general or your music in particular?
TM: I hope the
come with it with a fresh spirit, and audiences come with an open
mind. Don't prejudge it; let's see what happens. I'm always
particularly pleased at rehearsals for a concert
if the performers like the work. Sometimes if a thing is new and
unfamiliar, a public finds
it more difficult. But if the performers really like it, I'm very
pleased. If the public may take a little longer to come to
it, that's all right, but if the performers don't
like something, that's not good. They may
take a little while just to get into it, to get over the
notes, but then you really want them to like it. I
BD: If the
performers like it, that's really half your
because they have to play
it and are committed to it. So you need to convince them.
It's one thing is
to get right notes and right rhythms, and all that. The
other thing is the dramatic part of it. A lot of my orchestral
works have a kind of dramatic function, and the idea is to make that
work. If it's in front of a mike, it doesn't matter
so much, but in front of an audience, it is important to make it look
encouraging them to stand out with a certain panache if that's what's
needed, or to act out just a little bit. And it's not just
for the sake of being a performer; I think they play differently if
they do it with the right spirit. If they stand out with a
certain zest, it'll sound
that way as well. I like them to stand when I need them to
stand because it sounds different. When you stand to play,
you play with a little bit more freedom, and because you're
standing, you're more visible than if you're sitting. I work with
that kind of thing in some of
the orchestral pieces, so it's important they stand with the
right spirit, and aren't sheepish or apologetic about it in any way,
and also at times to enter into the fun
of the thing. It's not all deadly serious. Sometimes it
should have a spirit of fun and playfulness as well.
BD: One last
question. Is composing fun?
Usually; sometimes not, but on the whole,
it is. Well, "fun," I don't
know, but "involving" and "interesting" perhaps are better
words. So I guess that's fun. It is actually,
it really is!
Otherwise, you wouldn't be so crazy as to do it! That's why I
would say to a young person who asks what he or she should do to be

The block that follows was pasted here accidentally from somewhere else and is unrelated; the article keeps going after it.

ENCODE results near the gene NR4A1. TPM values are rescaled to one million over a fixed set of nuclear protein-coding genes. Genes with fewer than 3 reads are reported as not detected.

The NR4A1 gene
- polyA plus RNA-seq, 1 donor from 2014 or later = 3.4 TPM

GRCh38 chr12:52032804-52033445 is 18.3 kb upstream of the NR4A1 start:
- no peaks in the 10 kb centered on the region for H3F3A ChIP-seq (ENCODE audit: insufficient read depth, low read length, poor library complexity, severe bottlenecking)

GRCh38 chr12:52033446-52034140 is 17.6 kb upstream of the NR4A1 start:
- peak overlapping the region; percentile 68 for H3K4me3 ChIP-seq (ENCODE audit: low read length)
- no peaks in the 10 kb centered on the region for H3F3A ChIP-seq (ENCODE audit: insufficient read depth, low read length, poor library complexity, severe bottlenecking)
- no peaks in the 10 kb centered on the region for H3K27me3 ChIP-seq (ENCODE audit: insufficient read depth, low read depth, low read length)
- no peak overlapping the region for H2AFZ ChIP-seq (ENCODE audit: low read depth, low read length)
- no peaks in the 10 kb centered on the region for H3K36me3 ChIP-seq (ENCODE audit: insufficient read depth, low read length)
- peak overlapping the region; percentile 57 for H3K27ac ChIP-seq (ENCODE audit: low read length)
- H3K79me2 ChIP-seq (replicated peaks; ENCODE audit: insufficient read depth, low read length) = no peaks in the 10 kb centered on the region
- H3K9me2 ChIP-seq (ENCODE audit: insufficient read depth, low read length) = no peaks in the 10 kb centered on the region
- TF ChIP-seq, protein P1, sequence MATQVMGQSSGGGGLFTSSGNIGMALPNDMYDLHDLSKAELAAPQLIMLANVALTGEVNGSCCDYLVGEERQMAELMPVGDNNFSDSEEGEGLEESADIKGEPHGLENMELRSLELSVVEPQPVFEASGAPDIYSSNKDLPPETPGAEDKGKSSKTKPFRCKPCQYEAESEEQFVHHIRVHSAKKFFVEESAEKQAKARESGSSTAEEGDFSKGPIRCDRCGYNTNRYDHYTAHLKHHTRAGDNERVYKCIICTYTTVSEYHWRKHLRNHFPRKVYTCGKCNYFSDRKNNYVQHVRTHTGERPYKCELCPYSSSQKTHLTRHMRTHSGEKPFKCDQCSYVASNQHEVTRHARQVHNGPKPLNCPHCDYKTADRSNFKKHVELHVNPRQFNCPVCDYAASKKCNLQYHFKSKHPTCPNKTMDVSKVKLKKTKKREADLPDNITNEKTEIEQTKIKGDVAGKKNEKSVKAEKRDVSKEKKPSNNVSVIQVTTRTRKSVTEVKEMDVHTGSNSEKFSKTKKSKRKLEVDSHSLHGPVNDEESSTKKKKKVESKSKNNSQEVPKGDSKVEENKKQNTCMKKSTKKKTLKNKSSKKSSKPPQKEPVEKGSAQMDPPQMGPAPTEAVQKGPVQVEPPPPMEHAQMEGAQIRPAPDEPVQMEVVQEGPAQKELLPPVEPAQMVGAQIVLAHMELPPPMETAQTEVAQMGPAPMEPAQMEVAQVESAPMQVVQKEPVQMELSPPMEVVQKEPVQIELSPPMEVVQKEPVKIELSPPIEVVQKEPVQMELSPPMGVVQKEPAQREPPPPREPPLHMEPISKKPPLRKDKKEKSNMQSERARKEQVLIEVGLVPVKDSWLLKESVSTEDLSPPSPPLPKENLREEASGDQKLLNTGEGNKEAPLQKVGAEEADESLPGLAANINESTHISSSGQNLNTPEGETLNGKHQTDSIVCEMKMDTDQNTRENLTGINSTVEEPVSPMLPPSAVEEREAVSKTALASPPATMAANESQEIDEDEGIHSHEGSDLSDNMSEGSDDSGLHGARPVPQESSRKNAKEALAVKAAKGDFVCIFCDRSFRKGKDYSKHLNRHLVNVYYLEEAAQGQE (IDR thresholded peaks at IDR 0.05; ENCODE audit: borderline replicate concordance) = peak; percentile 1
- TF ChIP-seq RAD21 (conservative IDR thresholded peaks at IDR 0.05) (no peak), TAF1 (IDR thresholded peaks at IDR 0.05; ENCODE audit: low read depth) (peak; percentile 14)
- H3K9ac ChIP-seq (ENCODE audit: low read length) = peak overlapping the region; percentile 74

a composer, the answer is, "If you have to ask the question, don't!"
then we've lost the days of, [with exaggerated pathos] "I must
suffer for my art"?
sometimes you suffer,
but it's because you have to do it! It's not that you really
suffer; you sort of suffer. You tear your hair out when it
doesn't go right, but it's because you're after
something and you haven't got what you wanted. You have to be
determined to get it!
BD: Thank you for
being a composer, and for spending a few minutes with me at this very
TM: It's hectic at
the moment, and you ask some difficult questions!
try to encourage my guests to think. There's no
point in asking superfluous questions.
Born in Edinburgh, Scotland on 27 May 1928, Thea Musgrave studied first
at the University of Edinburgh and later at the Conservatoire in Paris,
where she spent four years as a pupil of Nadia Boulanger, before
establishing herself back in London as a prominent member of British
musical life with her orchestral, choral, operatic, and chamber works.
In 1970 she became Guest Professor at the University of California,
Santa Barbara, which anchored her increasing involvement with the
musical life of the United States. In 1971 she married the American
violist and opera conductor Peter Mark, and has resided in the U.S.
since 1972. In 1974 she received the Koussevitzky Award. She has also
been awarded two Guggenheim Fellowships, in 1974-75, and again in
1982-83, and was recognized with honorary degrees by Old Dominion
University (Virginia), Smith College, Glasgow University and in May
2004, the New England Conservatory of Music in Boston. She was awarded
a C.B.E. on the Queen's New Year's Honour List in January 2002. As
Distinguished Professor at Queens College, City University of New York
from September 1987-2002, Musgrave has guided and interacted with many
new and gifted young student composers. For more information and
a full list of her works, visit
her official website.
© 1988 Bruce Duffie
This interview was recorded in the composer's apartment in New
York City on March 21, 1988.
Portions (along with recordings)
were used on WNIB two months later, and again in 1993 and 1998.
made and posted on this
website in 2011.
To see a full list (with links) of interviews which have been
transcribed and posted on this website, click here.
broadcaster Bruce Duffie was with WNIB, Classical 97 in Chicago
from 1975 until its final moment as a classical station in February of
2001. His interviews have also appeared in various magazines and
journals since 1980, and he now continues his broadcast series on WNUR-FM,
as well as on Contemporary Classical Internet Radio.
You are invited to visit his website
for more information about his work, including selected transcripts of
other interviews, plus a full list of his guests. He would also
to call your attention to the photos and information about his
grandfather, who was a pioneer in the automotive field more than a
century ago. You may also send him E-Mail
with comments, questions and suggestions.